Using JSONPath to Query JSON in OSB

Extracting values from JSON is much easier with JSONPath. Download the full example.


Recently we have used Javascript to query and update JSON payloads.

There is a way to extract necessary values from JSON in a much simpler way.

Meet JSONPath.

Javascript, the Imperative Way

In the previuous post, we have written a Javascript code that was navigating the JSON payload in a search of the userid field.

// at this point json variable contains the body

if( !json.hasOwnProperty("userid") ) {
	json.userid = defaultAuthority;

// the result variable must be called 'output'
output = json;

The script is relatively simple because the payload has the userid field right on the top:


But what if the value is deep inside of the JSON? We’d have to write long path like this:

var credentials = json.header.metainfo.credentials;
if( !credentials.hasOwnProperty("userid") ) {
	json.header.metainfo.credentials.userid = defaultAuthority;

What’s worse, unlike XQuery, a missing field in the Javascript path causes a runtime error, so we may end up with even uglier code:

var header = json.hasOwnProperty("header")? json.header : {};
var metainfo = header.hasOwnProperty("metainfo")? header.metainfo : {};
var credentials = metainfo.hasOwnProperty("credentials")? header.credentials : {};

The code quickly becomes not maintainable.

JSONPath, the Declarative Way

Luckily, there is a Javascript library that allows us to use XPath-like notation to query JSON: JSONPath, by Stefan Gössner.

The same deep search for userid, using JSONPath can be written as:


Alternatively, if you want to make sure it is the right userid attribute, you can provide the full path – it won’t cause a runtime error is any element of the path doesn’t exist:


Here’s the syntax match between XPath and JSONPath, per Stefan:

XPath JSONPath Result
/store/book/author $[*].author The authors of all books in the store
//author $ All authors
/store/* $.store.* All things in store
/store//price $.store..price The prices of everything in the store
//book[3] $[2] The third book
//book[last()] $[(@.length-1)]
The last book
//book[position()<3] $[0,1]
The first two books
//book[isbn] $[?(@.isbn)] Filter out all books having no isbn number
//book[price<10] $[?(@.price<10)] Filter all books cheaper than 10
//* $..* All Elements in XML document.
All members of JSON structure.

Updated Example

To illustrate the usage of JSONPath, I have created a new example project: JSON-Update-With-JSONPath.

It has the same basic functionality as its Javascript counterpart: check the incoming payload and insert “userid”: “anonymous” if userid is missing.

Unlike the Javascript version, however, it first uses JSONPath to query userid value, and only if it is missing, calls Javascript to insert it.


The query script is as simple as this:


I have updated the Java callout code to recognize when the script is actually a JSONPath expression, and execute it in a special way.

I’m checking if the script starts with a dollar sign, and, if yes, I replace it with a call to jsonPath() function (Yes, I know Javascript can have $ too. This is just a demo.). For my tests, I also only use the first found value, ignoring the rest.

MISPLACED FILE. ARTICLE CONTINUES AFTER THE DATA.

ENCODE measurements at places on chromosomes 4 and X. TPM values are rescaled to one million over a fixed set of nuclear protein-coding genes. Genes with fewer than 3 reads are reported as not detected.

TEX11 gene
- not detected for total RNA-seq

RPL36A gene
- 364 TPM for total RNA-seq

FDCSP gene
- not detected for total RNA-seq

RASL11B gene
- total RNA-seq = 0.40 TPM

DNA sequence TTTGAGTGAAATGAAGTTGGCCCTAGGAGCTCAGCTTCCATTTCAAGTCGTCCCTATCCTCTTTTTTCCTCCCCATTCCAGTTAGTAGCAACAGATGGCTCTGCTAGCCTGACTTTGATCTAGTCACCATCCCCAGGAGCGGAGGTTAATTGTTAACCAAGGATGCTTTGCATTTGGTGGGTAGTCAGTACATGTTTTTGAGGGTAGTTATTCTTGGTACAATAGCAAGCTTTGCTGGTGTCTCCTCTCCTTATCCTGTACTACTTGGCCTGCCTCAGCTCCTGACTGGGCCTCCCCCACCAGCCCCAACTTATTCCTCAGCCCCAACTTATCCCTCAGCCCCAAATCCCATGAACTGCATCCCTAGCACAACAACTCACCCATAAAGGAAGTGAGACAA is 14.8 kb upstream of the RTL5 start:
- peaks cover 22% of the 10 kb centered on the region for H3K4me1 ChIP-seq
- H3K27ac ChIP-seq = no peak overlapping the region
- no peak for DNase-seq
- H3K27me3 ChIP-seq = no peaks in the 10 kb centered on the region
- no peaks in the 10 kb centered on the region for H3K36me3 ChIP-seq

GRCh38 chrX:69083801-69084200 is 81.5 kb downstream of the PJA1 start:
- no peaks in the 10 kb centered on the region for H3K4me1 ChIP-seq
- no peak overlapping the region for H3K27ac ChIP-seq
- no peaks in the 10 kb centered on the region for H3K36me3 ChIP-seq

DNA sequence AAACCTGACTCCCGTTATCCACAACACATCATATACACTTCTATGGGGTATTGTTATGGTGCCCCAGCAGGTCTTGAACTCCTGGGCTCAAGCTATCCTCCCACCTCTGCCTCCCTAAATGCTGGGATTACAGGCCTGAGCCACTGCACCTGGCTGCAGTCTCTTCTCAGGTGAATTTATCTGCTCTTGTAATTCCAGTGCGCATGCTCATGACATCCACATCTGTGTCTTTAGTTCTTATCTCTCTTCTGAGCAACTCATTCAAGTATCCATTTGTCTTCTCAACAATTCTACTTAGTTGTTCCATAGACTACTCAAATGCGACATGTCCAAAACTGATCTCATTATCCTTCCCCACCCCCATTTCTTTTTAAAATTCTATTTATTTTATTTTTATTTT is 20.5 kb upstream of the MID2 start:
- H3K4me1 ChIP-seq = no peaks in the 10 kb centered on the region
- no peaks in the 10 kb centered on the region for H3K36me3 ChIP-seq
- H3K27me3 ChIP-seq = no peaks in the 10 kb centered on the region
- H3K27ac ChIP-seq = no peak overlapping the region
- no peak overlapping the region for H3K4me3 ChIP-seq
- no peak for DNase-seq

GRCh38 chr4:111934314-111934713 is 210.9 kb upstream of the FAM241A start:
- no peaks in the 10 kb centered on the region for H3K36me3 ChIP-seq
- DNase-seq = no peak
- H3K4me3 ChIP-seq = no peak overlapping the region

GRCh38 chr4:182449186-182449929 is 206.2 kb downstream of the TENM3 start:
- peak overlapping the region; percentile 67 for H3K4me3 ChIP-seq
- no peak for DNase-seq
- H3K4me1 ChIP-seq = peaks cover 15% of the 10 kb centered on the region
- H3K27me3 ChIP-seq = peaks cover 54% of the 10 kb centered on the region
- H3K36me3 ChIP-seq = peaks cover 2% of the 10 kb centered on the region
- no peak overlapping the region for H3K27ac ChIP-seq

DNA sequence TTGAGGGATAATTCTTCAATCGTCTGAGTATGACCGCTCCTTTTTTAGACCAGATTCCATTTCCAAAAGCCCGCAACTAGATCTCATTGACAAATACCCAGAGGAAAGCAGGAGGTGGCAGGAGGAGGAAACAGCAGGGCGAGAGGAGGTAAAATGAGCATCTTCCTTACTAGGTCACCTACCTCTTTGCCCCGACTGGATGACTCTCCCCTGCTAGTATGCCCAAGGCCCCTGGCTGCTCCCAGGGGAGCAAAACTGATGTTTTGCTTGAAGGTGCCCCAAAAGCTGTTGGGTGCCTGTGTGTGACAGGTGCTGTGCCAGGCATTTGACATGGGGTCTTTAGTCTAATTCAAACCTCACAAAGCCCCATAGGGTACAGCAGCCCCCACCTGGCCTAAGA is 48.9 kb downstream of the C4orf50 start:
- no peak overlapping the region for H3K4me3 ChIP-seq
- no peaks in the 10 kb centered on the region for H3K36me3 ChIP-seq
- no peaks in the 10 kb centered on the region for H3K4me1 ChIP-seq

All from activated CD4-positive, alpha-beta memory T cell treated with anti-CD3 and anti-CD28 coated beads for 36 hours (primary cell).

// inject and parse the main value
    engine.eval("var json = "+json+";",bindings);
    // JSONPath scripts just have $..ban format
    if( script.startsWith("$") ) {
        // need to escape quotes in script, but I'm too lazy to do that for a demo
        script = "var output = jsonPath(json,\""+script+"\"); if( output === false ) output = null; else output = output[0];";
        return (String)engine.eval("typeof output=='string'||output==null?output:JSON.stringify(output)",bindings);
    } else {
        // execute Javascript
        // return the value of output variable as String
        return (String)engine.eval("typeof output=='string'?output:JSON.stringify(output)",bindings);

You can find the complete code in the examples package.

JSONPath Limitations


JSONPath library, unlike XQuery, can only retrieve data from JSON, and cannot update it.

Hence, in our case, to insert the userid into JSON we’d still have to use the good old Javascript.

There are many cases, however, where the JSON itself doesn’t have to be updated, but the values from it are used as business rules input.

Javascript-OSB Impedance

JSONPath is a pure Javascript library, and its API is built in the Javascript traditions.

For instance, when the expression matches no nodes, JSONPath returns false. When it matches one or more nodes, it returns an array of of found values.

This design is not very convenient for OSB’s Java callouts. I’d rather prefer null value when nothing is found. It would also be convenient if I could tell JSONPath if I expect only one value, so I do not have to unbox the array of a single element.

No built-in AND clause

JSONPath has a logical-OR operator (|), but surprisingly, it doesn’t have logical-AND. As the result, you cannot write

$[?(@.price>5 and @.price<10)]

I hope some Committee eventually gather to complete the specification for JSONPath, adding this and other missing functionality. For the time being, just know its limits.

Vladimir Dyuzhev, author of GenericParallel

About Me

My name is Vladimir Dyuzhev, and I’m the author of GenericParallel, an OSB proxy service for making parallel calls effortlessly.

I’m building SOA enterprise systems for clients large and small for almost 20 years. Most of that time I’m working with BEA (later Oracle) Weblogic platform, including OSB and other SOA systems.

Feel free to contact me if you have a SOA project to design and implement. See my profile on LinkedIn.

I live in Toronto, Ontario, Canada.  canada   Email me at

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